While the Greek sovereign default saga steadily trundles along its course, contagion is not the only problem European policymakers are going to have to struggle with. The Euro Area recovery is slowing, and fast.
While what is involved is only likely to be a notable “soft patch” in the core, all along the fragile periphery the recession warning bells are now sounding.
In principle this development should present serious monetary policy dilemmas for the European Central Bank, given the risks to the integrity of the monetary union that could result from growing recession weariness out on the fringe.
And while the opinions Monsieur Trichet voiced in Amsterdam over the weekend leave little doubt about his opinion that the next move should be up, and on Thursday, a consensus is now emerging among ECB watchers that this will in all probability be the last such move in quite some time.
In addition, since the shift in emphasis away from “strong vigilance” mode will effectively mean withdrawing one of the principal points of support for the current euro/US dollar valuation it is not that hard to augur that difficult days may lie ahead for the common currency if a more tenable wrapping is not placed around the Greek restructuring agreement, and quickly.
The June manufacturing PMI report effectively leaves little room for doubt on what we can now expect in terms of the immediate growth outlook.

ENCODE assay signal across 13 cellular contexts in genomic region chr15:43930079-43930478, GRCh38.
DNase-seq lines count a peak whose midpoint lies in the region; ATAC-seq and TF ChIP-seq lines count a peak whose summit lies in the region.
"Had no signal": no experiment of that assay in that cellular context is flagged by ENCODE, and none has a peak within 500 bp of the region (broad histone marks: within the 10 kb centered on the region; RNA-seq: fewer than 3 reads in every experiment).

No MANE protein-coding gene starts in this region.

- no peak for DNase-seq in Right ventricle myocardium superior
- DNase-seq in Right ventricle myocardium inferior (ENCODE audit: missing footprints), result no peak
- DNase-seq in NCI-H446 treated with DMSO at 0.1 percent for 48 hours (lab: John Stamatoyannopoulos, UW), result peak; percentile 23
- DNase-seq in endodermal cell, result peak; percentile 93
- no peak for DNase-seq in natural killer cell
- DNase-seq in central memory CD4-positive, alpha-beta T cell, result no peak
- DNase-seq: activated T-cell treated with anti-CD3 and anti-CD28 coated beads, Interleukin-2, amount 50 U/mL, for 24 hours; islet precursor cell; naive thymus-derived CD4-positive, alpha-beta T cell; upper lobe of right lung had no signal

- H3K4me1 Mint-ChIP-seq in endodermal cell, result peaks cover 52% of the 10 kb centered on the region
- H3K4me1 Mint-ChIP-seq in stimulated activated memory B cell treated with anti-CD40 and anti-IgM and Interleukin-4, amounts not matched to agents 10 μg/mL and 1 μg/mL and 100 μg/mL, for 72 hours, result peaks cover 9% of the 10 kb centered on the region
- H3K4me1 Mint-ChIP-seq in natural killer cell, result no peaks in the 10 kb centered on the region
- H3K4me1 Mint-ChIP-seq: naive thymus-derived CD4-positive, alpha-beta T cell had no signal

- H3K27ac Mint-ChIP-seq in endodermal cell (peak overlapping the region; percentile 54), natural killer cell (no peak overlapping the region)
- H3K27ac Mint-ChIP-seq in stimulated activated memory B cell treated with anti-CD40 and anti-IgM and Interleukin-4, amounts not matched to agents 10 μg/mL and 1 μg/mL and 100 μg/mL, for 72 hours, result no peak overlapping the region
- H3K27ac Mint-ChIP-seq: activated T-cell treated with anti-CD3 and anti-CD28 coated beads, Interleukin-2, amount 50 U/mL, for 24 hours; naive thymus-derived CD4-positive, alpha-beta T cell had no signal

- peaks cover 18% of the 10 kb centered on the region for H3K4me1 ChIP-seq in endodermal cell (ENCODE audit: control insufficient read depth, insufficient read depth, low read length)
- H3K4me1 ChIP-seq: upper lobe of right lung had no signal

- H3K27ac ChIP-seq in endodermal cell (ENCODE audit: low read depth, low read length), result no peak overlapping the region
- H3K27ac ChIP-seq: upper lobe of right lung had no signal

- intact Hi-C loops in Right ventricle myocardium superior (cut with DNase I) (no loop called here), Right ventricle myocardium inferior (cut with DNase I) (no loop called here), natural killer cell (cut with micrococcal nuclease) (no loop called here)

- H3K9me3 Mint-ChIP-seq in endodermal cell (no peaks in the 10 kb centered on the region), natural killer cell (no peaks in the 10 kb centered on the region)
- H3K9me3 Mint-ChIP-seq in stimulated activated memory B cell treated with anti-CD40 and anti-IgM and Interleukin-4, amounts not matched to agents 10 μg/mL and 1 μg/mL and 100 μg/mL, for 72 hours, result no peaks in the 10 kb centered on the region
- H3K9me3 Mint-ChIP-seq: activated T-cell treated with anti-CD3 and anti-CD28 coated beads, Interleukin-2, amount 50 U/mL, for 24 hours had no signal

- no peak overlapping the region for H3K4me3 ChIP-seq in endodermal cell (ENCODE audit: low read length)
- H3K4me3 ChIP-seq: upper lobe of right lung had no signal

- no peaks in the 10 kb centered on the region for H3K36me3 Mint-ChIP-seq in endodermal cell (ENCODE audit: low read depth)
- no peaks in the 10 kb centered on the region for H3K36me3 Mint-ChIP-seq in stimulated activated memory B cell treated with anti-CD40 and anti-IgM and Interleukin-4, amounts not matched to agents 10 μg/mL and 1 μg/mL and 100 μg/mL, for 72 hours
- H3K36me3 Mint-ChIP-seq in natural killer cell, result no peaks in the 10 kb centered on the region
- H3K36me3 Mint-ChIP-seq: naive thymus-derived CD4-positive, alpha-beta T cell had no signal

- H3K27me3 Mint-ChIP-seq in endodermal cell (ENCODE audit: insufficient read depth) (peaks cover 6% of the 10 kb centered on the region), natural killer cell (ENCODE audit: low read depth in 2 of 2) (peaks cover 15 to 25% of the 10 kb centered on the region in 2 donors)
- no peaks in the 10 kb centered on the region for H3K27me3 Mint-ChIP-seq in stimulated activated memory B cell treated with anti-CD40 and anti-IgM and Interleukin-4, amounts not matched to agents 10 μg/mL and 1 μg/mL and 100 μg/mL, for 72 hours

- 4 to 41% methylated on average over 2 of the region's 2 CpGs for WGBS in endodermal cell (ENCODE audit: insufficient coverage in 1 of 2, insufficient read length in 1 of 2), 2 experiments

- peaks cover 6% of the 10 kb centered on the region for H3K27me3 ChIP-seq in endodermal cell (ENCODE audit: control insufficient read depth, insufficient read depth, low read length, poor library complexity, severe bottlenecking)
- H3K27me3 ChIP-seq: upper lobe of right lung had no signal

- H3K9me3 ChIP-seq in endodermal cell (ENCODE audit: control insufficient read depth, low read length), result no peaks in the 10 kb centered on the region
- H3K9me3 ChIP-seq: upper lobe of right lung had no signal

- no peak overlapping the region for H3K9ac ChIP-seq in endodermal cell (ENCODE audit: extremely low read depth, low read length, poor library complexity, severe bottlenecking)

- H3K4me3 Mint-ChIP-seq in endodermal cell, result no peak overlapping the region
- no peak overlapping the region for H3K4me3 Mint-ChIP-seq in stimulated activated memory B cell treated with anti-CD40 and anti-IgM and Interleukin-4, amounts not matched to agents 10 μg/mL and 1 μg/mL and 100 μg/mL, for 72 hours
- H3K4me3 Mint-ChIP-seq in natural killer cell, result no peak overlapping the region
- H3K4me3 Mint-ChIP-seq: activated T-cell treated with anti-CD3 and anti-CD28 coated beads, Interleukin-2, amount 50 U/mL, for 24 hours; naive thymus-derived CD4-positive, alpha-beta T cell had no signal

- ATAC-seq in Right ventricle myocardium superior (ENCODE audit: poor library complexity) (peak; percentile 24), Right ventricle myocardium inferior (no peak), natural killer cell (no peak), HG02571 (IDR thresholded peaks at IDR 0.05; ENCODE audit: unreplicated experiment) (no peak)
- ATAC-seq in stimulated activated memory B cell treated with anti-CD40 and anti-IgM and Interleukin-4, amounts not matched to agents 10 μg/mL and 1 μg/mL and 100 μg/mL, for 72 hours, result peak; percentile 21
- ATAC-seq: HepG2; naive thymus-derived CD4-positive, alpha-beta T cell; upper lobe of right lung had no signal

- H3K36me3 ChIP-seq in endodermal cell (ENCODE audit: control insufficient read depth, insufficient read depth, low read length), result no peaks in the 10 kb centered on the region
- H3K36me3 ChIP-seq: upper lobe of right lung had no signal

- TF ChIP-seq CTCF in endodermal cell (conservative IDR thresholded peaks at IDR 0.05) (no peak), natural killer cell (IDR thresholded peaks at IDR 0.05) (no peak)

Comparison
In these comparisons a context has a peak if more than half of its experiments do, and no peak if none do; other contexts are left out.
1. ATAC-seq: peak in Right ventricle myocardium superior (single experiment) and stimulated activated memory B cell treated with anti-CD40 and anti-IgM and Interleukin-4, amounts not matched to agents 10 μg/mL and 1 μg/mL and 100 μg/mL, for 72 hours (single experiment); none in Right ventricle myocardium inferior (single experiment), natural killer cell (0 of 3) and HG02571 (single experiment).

The French and German manufacturing sectors continued to expand during the month, but the rate of expansion dropped sharply, and for the second month running.
And new order growth, and especially new export orders, continued to weaken.
In contrast, the economies on the periphery all moved closer to outright contraction.
There seems to be little doubt that the pace of the slowdown in the core will mean that the peripheral economies are about to experience a double dip (and particularly worrying in this sense is the way Italian growth has been drifting downwards, while Spanish growth has never really taken off).
Thus those economies that are not already contracting will likely fall right back into recession.
This general impression of a steadily slowing Euro Area economy is confirmed by a reasonable number of other indicators, like the German machine manufacturers VDMA orders growth, or the business expectations component of the German IFO, or Italian business confidence.
Which brings us to the ECB, and the potential policy implications of what these leading indicator readings are telling us.
Naturally most of the post meeting entrail-divining will centre on the phraseology used to describe the perceived level of risk to price stability.
A smart move, if what you are worried about is credibility, would be to change the wording of the risk assessment for price stability from "on the upside" to "balanced".
This would avoid a lot of potential difficulties in the months to come.
But this is hardly a conceivable outcome when the ECB has just announced a rate hike and when evidence exists of increased pass-through from high commodity prices into core inflation.